Exterior rehab - Posted by Keith (East TX)

Posted by Mike in KC on July 23, 2005 at 17:14:08:

I did this on my first home. You have the right idea. I cut off the bottom 24" of the siding and replaced it with new siding. I had Lowes cut the siding in 24" pieces since they can make a nice straight cut on their big saw in the store. I used Hardi plank on the splice and along the bottom by the skirting. I also used it for trim around the windows and doors. You will need to rip the planks in half to make it look right. I used caulk between the bottom of the old siding and the top of the new because the cut was not straight. Make sure you set your blade 1/8 deeper than the wood, You do not want to cut any wires or pipes. I primed and painted the wood and Hardie plank in my basement before I installed it.

Exterior rehab - Posted by Keith (East TX)

Posted by Keith (East TX) on July 23, 2005 at 10:53:07:

I had an idea to approach a problem exterior and was wondering how it sounded to the experts. This '83 14x80 has the wafer board siding that is in pretty bad shape but 90% of the problem is within 24" of the bottom. Could I cut off the lower 24"+ or - (up to the bottom of the windows), screw or nail a 2x3 horizontally around the entire perimeter just below the windows, and then fill in the bottom with Hardi lap siding or other ?? I will also have to do a 12" board around the entire perimeter just below the roof line. With a good painting will the remainder of the wafer board have a reasonable life expectancy? I figure this approach to be half of residing the whole thing.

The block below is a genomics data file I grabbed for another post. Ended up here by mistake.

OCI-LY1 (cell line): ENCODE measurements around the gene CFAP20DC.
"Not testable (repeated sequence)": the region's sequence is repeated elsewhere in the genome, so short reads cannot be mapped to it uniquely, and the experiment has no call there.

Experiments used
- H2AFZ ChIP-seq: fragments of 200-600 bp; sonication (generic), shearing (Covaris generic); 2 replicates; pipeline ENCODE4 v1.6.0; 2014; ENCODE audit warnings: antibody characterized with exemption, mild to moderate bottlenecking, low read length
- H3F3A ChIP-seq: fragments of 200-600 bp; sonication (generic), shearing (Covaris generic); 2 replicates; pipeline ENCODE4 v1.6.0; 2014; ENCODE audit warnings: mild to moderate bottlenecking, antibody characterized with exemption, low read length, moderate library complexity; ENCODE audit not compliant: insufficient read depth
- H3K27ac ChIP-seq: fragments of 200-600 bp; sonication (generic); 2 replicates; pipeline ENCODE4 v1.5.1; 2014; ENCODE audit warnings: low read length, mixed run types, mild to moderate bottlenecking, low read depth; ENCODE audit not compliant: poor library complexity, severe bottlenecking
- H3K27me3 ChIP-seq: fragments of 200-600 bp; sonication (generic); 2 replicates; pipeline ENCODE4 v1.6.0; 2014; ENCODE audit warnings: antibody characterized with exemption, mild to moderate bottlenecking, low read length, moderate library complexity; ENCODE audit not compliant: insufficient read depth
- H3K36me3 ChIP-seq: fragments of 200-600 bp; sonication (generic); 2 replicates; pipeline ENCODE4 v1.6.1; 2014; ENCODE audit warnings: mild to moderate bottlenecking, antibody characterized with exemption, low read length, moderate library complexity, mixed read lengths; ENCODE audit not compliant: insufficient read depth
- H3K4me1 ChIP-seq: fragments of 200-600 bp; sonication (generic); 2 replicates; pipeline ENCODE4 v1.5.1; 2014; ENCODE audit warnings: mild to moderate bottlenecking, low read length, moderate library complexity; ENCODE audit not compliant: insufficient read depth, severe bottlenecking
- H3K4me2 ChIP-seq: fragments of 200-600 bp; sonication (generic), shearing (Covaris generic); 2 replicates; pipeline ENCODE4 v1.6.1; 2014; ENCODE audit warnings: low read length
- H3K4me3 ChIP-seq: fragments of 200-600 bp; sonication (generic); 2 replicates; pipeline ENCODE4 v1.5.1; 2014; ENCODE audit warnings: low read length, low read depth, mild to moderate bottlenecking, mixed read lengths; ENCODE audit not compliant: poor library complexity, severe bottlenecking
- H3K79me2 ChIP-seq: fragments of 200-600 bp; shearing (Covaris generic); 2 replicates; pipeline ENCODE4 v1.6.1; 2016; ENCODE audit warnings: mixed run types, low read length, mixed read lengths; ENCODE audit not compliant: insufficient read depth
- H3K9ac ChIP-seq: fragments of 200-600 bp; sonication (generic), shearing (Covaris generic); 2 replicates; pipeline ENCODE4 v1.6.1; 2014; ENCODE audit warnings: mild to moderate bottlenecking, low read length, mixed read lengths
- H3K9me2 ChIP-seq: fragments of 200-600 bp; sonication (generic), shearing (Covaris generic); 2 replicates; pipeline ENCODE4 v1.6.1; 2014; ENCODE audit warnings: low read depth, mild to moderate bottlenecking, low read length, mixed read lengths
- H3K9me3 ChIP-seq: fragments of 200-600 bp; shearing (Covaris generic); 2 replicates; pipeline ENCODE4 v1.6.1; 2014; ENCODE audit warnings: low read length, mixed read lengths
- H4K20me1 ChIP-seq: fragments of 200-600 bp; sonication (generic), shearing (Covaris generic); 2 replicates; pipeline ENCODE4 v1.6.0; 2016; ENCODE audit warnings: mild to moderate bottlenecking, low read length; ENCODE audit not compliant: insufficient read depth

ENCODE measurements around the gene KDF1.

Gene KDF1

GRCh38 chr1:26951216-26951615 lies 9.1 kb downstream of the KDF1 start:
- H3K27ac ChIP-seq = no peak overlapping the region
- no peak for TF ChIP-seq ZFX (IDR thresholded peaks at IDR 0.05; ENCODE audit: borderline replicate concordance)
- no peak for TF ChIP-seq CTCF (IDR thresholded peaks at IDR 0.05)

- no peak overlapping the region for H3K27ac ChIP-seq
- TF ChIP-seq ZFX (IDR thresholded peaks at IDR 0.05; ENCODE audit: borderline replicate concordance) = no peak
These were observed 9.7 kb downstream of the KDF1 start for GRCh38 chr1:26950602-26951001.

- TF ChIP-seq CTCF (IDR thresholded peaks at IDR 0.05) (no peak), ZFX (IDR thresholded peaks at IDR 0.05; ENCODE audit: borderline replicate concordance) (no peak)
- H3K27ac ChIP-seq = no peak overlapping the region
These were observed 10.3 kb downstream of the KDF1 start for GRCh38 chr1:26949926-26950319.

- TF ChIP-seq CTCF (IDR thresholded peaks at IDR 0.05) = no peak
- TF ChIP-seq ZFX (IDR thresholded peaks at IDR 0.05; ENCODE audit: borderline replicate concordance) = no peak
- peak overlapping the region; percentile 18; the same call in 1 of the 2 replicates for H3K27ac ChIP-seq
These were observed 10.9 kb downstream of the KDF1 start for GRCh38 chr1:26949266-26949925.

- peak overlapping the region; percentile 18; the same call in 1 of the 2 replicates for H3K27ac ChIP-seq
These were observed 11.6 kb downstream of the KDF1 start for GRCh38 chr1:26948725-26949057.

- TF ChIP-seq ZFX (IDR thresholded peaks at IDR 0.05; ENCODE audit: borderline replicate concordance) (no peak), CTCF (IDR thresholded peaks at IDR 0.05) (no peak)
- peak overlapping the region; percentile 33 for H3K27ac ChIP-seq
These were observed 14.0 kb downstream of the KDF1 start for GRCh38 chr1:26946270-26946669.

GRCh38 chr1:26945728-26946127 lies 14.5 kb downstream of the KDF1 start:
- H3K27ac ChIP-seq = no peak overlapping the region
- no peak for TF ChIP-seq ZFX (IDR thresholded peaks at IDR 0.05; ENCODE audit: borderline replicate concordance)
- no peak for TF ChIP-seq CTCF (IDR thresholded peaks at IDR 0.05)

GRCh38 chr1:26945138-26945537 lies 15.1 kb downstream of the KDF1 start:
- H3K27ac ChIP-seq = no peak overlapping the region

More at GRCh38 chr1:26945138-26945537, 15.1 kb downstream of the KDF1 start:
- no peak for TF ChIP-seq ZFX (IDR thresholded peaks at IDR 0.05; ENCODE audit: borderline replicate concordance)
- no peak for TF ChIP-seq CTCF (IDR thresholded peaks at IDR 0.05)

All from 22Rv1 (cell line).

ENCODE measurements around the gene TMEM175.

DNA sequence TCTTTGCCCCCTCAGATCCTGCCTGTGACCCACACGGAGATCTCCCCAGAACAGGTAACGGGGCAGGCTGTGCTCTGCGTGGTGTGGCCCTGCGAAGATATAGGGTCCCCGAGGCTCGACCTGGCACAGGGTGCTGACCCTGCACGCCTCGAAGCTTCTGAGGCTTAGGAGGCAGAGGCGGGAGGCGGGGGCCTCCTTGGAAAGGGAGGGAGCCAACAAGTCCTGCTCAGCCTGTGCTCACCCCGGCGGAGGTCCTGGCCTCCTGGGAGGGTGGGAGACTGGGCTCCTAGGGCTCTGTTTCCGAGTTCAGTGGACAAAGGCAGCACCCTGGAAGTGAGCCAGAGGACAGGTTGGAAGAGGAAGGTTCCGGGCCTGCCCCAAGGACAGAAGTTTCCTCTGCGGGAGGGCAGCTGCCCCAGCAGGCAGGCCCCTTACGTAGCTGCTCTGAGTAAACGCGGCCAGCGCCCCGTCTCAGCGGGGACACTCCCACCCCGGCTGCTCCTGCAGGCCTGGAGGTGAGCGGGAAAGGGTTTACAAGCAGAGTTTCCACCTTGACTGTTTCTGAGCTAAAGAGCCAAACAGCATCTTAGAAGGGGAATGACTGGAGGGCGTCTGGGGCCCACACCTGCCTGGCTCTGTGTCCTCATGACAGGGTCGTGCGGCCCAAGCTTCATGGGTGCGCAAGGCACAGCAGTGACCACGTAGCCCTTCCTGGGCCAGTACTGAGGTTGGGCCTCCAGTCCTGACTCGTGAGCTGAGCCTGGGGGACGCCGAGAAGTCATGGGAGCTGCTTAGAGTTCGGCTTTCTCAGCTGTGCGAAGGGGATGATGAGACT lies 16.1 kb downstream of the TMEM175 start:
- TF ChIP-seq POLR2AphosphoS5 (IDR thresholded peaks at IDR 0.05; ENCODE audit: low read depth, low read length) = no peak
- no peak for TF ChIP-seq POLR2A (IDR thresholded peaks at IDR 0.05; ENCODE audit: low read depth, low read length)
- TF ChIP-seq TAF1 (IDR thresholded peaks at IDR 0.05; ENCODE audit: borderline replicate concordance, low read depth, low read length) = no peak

Thanks again to all experienced people who post on this board. All the advice I have received has been spot on and saved me making costly mistakes.

Keith (Working hard in East TX)

Re: Exterior rehab - Posted by Ryan(NC)

Posted by Ryan(NC) on July 23, 2005 at 21:23:24:


You?re right on the money with ripping the panels to replace the damaged parts if the upper parts are still in good condition. Try not to alter the roofline though, because it can be a real pain in the tail to reseal! And make sure you use aluminum flashing hidden under the trim as Joe suggested to keep water from running into the walls should the caulking ever fail.

Don’t get carried away spending your repair money on the 12? or 1x3 hardwood trim boards, buy an extra sheet or two of siding and a cheap rip guide to cut the extra panels for your trim. (and shutters if needed)

We did this on a home that was completely rundown on the outside and for a couple hundred bucks we turned an eyesore into a very nice home (and a very handsome profit), but best of all the park owner now calls us every time a home comes up for sale in his park.

Best wishes,
Ryan Needler

Re: Exterior rehab - Posted by Joe C. (AR)

Posted by Joe C. (AR) on July 23, 2005 at 20:11:10:

I agree with Mike. I’ve done it too. One thing I add is a piece of “Z” aluminum flashing. I slip it under the upper section and overlap the top of the new pieces. It’s covered by the moulding. This prevents water fom entering at the seam. I don’t think just caulking is as effective and the flashing is a very cheap add-on.
Joe C. (AR)